This paper investigates the effects of increased power associated with higher office on the quality of agent performance, within the context of a model in which agents care about what others think of them. They care that is about the esteem they enjoy. The object is to conduct a simple comparative static exercise in the 'economy of esteem', isolating the various dimensions of the relation between office held and esteem-related incentives to perform in a more estimable way.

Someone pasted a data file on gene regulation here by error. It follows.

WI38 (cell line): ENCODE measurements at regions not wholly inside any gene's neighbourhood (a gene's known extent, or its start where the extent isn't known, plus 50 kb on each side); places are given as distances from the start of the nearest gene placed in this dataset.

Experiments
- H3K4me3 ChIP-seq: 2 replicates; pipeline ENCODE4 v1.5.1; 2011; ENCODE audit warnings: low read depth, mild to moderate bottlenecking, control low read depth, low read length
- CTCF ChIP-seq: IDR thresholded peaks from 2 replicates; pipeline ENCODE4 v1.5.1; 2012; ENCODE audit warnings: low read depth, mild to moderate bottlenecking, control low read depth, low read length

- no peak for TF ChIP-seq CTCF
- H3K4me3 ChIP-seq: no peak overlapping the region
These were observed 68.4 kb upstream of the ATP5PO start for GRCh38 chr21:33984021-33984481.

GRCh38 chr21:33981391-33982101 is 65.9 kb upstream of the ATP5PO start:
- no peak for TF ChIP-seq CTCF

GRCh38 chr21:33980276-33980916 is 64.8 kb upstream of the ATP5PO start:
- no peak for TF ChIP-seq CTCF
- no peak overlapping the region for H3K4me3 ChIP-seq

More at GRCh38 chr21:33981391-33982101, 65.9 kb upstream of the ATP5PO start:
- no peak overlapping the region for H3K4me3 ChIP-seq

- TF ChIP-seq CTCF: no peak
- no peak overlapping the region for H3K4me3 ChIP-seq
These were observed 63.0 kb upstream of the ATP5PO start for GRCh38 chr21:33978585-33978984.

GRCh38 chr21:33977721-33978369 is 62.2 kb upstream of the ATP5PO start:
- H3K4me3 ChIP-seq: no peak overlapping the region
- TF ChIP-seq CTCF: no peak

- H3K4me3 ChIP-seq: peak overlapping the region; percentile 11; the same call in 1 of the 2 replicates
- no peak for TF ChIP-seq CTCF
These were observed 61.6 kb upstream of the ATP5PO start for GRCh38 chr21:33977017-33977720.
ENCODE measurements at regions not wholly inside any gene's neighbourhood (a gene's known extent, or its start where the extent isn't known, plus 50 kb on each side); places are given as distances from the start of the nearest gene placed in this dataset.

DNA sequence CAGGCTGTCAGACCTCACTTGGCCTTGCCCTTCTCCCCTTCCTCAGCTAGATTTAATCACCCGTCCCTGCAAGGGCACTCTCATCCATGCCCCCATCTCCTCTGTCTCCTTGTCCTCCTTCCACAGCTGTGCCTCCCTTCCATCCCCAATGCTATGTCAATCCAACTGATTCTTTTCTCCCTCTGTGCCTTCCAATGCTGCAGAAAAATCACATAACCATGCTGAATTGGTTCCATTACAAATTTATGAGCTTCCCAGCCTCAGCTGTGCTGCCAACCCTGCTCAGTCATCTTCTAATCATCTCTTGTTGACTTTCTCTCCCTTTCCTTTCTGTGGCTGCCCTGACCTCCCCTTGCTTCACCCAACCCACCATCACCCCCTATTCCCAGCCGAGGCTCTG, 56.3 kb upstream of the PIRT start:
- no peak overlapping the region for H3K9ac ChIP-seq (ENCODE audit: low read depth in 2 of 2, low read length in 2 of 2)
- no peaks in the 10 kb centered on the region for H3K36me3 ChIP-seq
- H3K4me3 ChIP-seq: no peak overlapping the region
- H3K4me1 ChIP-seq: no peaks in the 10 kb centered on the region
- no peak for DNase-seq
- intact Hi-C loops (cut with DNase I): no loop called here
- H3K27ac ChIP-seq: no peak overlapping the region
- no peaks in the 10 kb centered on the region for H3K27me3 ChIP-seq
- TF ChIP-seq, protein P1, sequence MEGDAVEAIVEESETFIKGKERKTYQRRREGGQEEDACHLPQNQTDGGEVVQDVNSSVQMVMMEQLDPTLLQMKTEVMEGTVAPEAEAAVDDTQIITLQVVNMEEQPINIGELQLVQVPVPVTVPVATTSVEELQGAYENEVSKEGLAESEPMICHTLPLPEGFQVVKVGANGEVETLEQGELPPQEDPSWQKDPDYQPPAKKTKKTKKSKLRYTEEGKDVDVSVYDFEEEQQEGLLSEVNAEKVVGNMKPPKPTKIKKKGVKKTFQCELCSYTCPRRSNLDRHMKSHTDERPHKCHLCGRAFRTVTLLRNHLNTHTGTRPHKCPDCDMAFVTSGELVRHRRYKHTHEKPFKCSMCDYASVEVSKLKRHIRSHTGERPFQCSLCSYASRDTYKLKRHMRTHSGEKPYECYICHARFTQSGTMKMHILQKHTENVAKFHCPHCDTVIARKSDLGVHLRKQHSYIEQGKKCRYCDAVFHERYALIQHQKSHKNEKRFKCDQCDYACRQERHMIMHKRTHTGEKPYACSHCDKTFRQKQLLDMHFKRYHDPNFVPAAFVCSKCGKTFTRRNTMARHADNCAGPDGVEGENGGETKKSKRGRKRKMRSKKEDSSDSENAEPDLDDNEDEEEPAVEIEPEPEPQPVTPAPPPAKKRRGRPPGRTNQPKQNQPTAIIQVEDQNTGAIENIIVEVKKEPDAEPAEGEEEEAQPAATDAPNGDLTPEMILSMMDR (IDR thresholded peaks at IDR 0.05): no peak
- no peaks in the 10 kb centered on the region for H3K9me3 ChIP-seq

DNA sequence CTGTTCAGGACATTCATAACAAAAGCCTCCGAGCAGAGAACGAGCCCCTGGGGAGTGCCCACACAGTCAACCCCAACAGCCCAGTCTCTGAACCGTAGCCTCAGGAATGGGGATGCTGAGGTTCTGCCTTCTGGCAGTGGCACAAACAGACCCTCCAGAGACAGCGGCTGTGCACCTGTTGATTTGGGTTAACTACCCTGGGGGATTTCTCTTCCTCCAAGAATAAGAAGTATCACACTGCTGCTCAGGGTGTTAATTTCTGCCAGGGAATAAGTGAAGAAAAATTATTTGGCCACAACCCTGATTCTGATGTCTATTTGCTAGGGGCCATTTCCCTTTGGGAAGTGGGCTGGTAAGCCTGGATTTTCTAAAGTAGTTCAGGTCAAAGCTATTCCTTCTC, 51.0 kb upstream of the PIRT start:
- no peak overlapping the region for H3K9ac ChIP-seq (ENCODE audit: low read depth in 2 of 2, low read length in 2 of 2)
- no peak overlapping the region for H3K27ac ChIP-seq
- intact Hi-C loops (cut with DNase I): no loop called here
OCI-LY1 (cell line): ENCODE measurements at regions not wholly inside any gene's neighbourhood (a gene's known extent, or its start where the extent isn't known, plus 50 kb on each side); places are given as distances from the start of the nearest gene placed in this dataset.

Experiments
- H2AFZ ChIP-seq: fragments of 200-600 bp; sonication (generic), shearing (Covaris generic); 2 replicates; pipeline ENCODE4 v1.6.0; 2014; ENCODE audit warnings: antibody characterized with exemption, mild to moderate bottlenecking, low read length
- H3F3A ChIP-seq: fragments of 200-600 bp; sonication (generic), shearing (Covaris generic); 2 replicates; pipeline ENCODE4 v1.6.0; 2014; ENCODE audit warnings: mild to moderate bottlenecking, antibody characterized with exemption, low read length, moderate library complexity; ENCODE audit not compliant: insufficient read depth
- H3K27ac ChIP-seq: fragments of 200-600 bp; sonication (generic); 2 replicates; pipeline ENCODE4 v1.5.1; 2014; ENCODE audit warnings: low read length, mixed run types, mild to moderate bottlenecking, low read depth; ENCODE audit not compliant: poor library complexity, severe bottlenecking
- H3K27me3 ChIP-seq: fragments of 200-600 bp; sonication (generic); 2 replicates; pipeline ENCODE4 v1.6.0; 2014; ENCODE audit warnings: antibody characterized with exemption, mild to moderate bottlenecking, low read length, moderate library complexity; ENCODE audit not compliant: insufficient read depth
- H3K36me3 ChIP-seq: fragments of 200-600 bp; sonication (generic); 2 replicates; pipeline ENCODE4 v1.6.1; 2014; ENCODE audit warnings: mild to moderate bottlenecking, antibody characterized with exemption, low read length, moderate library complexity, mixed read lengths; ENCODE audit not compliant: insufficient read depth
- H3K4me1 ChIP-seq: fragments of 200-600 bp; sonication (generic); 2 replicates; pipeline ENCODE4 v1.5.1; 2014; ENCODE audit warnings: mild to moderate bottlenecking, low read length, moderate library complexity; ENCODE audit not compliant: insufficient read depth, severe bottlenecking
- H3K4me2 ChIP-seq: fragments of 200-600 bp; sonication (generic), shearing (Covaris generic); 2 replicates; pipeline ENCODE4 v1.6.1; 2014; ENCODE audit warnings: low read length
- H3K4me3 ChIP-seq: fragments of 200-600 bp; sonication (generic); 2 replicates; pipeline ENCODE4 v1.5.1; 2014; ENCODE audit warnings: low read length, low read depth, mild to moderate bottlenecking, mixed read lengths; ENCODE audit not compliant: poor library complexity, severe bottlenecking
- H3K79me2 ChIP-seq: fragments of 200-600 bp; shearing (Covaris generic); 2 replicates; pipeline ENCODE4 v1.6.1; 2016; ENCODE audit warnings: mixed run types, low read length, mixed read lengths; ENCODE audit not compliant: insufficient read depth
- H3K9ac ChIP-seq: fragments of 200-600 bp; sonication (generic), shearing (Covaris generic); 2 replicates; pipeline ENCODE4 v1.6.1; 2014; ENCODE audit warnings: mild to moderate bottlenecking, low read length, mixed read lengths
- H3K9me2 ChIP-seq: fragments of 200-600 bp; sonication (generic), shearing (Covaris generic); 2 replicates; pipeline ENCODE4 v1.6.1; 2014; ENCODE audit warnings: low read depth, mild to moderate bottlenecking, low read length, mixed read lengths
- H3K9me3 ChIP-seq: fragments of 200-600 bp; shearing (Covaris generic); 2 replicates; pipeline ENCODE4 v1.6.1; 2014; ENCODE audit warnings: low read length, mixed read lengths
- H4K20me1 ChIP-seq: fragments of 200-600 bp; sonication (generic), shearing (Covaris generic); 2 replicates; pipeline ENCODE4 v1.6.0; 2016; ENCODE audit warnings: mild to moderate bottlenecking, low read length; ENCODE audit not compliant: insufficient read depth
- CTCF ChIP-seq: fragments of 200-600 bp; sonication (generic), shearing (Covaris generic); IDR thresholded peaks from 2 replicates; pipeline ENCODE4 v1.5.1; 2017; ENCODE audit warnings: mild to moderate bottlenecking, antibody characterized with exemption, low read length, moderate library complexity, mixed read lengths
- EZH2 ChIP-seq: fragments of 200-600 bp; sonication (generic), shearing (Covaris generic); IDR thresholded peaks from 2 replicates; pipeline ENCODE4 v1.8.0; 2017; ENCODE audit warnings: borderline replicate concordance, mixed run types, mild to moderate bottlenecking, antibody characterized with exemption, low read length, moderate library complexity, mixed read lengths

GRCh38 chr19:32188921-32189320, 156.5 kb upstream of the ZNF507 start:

All Science Journal Classification (ASJC) codes
- Arts and Humanities (miscellaneous)
- Economics and Econometrics